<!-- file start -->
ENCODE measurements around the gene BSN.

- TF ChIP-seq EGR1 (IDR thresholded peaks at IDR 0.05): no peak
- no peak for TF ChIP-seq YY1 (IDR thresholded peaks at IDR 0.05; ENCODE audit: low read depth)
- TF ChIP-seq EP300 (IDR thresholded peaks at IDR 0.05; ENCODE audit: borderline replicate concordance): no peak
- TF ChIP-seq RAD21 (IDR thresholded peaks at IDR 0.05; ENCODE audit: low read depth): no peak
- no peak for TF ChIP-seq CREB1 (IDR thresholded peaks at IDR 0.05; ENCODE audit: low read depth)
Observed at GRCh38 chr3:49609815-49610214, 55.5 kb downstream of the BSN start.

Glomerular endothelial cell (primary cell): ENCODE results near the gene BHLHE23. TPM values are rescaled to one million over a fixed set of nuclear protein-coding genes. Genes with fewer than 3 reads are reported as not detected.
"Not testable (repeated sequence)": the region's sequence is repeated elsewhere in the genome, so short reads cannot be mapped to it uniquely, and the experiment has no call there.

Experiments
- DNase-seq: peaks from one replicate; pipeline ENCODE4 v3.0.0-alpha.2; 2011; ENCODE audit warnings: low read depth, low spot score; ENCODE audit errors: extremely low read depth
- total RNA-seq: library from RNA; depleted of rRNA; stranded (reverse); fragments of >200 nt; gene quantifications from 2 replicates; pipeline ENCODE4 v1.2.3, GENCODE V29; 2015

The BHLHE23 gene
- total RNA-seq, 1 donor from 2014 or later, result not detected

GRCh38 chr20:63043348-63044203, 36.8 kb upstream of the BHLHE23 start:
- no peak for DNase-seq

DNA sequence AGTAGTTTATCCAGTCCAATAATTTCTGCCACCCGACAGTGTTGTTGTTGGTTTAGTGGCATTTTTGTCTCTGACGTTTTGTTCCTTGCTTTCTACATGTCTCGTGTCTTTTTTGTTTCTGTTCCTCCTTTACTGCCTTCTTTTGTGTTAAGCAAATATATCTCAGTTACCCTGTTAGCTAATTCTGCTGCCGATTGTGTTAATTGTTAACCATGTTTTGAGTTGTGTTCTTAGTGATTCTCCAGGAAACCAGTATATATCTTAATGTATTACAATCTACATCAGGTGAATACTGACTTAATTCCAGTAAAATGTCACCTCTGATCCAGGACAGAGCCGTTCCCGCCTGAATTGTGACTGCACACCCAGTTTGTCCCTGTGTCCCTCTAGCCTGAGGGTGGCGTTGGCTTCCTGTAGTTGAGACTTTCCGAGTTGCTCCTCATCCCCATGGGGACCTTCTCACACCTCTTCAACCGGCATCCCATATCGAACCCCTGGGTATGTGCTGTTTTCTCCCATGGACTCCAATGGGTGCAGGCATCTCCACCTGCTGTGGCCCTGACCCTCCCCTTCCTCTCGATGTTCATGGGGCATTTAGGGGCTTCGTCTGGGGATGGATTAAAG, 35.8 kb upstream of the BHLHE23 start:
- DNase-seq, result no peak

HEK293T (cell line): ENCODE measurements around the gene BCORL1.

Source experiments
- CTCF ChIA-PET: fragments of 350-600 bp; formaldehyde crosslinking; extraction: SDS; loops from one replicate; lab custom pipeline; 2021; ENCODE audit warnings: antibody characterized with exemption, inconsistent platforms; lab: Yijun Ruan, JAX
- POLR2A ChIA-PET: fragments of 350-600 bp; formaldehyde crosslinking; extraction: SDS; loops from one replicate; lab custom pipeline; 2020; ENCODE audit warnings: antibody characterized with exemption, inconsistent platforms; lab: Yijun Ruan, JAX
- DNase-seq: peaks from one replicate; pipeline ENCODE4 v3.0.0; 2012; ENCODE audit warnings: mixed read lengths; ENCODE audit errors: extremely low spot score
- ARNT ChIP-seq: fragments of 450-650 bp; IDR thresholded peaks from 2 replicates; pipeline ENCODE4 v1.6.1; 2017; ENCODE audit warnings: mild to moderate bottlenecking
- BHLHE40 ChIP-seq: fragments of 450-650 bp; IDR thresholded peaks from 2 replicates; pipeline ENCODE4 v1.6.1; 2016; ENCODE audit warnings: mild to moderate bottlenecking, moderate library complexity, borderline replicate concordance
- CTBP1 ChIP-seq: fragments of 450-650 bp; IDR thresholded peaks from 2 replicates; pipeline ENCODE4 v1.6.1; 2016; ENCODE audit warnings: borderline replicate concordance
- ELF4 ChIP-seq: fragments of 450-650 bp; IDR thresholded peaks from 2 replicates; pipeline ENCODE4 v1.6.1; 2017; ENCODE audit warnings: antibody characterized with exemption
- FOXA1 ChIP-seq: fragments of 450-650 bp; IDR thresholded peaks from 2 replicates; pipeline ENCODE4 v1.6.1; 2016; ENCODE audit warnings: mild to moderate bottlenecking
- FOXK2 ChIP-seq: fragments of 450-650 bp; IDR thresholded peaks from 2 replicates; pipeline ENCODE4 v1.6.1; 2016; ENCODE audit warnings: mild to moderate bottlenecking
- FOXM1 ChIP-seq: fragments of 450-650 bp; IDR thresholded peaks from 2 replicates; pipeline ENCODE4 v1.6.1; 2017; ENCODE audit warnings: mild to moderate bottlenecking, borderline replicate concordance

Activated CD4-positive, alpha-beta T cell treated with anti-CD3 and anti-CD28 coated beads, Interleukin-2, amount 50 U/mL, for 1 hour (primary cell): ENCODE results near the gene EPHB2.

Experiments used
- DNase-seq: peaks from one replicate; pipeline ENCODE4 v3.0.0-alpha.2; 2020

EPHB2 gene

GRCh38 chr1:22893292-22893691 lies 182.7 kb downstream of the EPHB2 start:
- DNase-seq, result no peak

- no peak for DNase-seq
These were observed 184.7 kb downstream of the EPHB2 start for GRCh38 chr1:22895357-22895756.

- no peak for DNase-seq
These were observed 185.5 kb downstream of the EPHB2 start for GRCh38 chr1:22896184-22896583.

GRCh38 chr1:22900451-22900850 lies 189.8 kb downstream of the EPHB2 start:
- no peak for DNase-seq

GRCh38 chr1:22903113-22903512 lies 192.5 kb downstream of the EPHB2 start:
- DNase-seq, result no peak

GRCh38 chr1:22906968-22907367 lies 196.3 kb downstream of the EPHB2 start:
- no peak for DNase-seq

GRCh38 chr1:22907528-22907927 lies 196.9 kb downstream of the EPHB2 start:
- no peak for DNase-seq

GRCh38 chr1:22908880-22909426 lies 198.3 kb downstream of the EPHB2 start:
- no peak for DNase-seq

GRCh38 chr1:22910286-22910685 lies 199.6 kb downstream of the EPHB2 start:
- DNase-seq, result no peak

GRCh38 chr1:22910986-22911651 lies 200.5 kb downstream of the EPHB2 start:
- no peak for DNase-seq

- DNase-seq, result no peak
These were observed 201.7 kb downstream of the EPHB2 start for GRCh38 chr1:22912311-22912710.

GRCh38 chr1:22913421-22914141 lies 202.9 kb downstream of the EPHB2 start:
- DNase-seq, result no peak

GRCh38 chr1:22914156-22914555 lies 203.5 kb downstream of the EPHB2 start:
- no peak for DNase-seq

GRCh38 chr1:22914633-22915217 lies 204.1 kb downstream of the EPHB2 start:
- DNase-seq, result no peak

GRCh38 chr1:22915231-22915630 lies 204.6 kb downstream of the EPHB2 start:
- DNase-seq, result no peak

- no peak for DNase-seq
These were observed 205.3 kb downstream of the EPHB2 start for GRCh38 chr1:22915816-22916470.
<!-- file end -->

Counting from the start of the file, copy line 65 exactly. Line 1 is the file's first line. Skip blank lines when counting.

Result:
- no peak for DNase-seq